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Doom Patrol, Vol. 5: Magic Bus

(Doom Patrol (1987) #5)

4.27  ·  Rating details ·  1,340 ratings  ·  51 reviews
In the 1960s, they were DC Comics' misfit super-heroes, a team of borderline freaks who secretly banded together against evil. The team was brought back in 1989 by Grant Morrison, renowned writer of JLA and The Invisibles, who reinvented them as disaffected heroes up against a parade of absurdist villains.
Paperback, 203 pages
Published April 1st 2007 by Vertigo (first published January 31st 2007)
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4.27  · 
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 ·  1,340 ratings  ·  51 reviews

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May 01, 2016 rated it it was amazing
The volume starts with presidential campaign that might have been weird by the standards of the day but almost seems tame compared with what is going on with the today's presidential campaign. Its a good story though, and a fun prelude compared to some of the darker stories here.

Some of the tales are a bit of a miss for me - the Kirby-esque story and whatever is going on with the Rebis story, but the other short story surrounding Crazy Jane and her confrontation with the events that destroyed he
Feb 12, 2012 rated it really liked it
Shelves: comics, superhumans
If only all exposition storylines were this well done! Yes, Magic Bus is mostly occupied with putting all of the pieces into play for what will follow in the next volume. But it's just so good that I don't mind at all. Much is fleshed out, but even more is left in the shadows. The cliffhanger at the end is unbelievably bold. Where does Doom Patrol go from here? I couldn't even guess. It's like Morrison casually threw a grenade on the property. In a good way.

And then there's Doom Patrol #53, a de
Apr 08, 2018 rated it liked it
The conclusion of the Brotherhood of Dada storyline is pretty weak. Grant Morrison's politics (fiercely anti-establishment, but with no real recognition of class conflict, racism, power, etc.) are simply too shallow to sustain this kind of narrative. The subsequent issues of this volume are much better. The Rebis issue has some painfully overwritten prose (another of Morrison's weaknesses), but the layouts and artwork are some of the most impressive of the whole series. The Jack Kirby tribute is ...more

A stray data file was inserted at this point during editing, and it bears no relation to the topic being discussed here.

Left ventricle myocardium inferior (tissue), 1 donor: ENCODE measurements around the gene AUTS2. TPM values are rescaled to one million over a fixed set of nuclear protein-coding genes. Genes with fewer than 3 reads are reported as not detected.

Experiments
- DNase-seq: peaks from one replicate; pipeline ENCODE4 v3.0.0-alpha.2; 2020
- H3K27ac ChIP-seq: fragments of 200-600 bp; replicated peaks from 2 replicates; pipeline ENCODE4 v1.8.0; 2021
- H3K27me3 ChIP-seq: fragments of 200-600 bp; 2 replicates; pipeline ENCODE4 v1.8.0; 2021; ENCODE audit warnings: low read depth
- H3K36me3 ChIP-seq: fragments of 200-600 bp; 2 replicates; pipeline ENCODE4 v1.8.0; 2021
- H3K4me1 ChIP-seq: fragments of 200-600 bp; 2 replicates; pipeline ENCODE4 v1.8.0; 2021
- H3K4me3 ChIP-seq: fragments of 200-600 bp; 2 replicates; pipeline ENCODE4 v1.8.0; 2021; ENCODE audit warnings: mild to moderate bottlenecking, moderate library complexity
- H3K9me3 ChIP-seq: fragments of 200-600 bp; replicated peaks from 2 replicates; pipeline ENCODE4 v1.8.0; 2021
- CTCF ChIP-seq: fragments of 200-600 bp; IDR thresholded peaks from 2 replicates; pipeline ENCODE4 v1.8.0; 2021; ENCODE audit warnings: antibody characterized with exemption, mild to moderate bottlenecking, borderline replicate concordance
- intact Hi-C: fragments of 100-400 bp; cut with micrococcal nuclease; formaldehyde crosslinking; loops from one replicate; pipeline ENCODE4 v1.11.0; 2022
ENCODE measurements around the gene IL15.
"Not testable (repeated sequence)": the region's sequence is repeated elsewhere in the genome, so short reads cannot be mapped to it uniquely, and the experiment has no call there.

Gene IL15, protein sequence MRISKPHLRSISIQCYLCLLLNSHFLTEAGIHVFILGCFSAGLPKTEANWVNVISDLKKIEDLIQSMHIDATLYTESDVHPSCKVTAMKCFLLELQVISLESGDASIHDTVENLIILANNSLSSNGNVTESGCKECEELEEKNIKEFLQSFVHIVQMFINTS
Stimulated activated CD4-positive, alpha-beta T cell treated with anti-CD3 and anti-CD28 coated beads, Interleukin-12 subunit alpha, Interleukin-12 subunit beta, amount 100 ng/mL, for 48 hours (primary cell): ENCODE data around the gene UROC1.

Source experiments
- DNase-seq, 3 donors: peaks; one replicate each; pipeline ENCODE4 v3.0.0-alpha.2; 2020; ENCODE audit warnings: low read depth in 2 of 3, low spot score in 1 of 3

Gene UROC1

Paul Spence
Feb 06, 2018 rated it really liked it
Grant Morrison's unstoppable reworking of the Doom Patrol thunders towards its inevitable conclusion in the penultimate book, "Magic Bus" (vol. 5 of 6). Morrison's runs rarely end with anything less than the apocalypse; this one is no exception, and probably the model for some of his other stories.

The book starts off with the resolution of the "Brotherhood of Dada" storyline left unfinished at the end of "Musclebound" and then sets about exploring the principal characters. Morrison has left the
Wing Kee
Oct 03, 2016 rated it it was amazing
To turn history in it's head, that is great writing.

World: The art is surprisingly good. It's date but it's creative, the framing is creative and the character designs are creative. It's creative. The would building is absolutely wonderful. There is a turn in the end of the arc which I won't spoil but it is twisted and turns everything you know it's head. It is because of amazing world building and writing that makes possible. The stuff with Da Da and Jane...also great.

Story: Magic bus was fun
May 21, 2010 rated it it was amazing
This is the one where Grant Morrison shows that he's the biggest comic book fan in the world. And at the same time, one of the most inventive writers in general.

After the inevitable fall of the new Brotherhood of Dada, he and artist Ken Steacy do a one-off Kirby knock-off in issue 53, totally taking the piss out of the absurdly serious issues that came before or are yet to come.

The rest of this trade goes by quick, revealing a lot about the characters that you've come to get closer and closer to
Jul 12, 2011 rated it really liked it
Even when Morrison writes mostly set-up, he does it in a mindbending and entertaining way. The anticlimactic conclusion of the Brotherhood of Dada's bid for the presidency fits completely with the themes the chaotic, anarchist group seeks to enforce on humanity. Meaningless silliness is ultimately defeated by meaningless silliness. It's pretty great. The rest of the volume focuses on setting the storyline pitting the Doom Patrol against "the Candlemaker," some sort of evil monster that remains u ...more
Jan 22, 2013 rated it really liked it
Shelves: comics
OK, this was by far the most consistently entertaining Doom Patrol Volume yet. The stories all run together, make sense (in Doom Patrol terms) and develop and advance the characters and their stories quite a bit. There's also some interesting philosophy in there that's far closer to the surface that it's been in past volumes, regarding free speech, individualism, perfection, evil etc, etc. All in all, very satisfying and enough happens to leave the book on a cliffhanger and the reader wanting th ...more
Sep 10, 2017 rated it liked it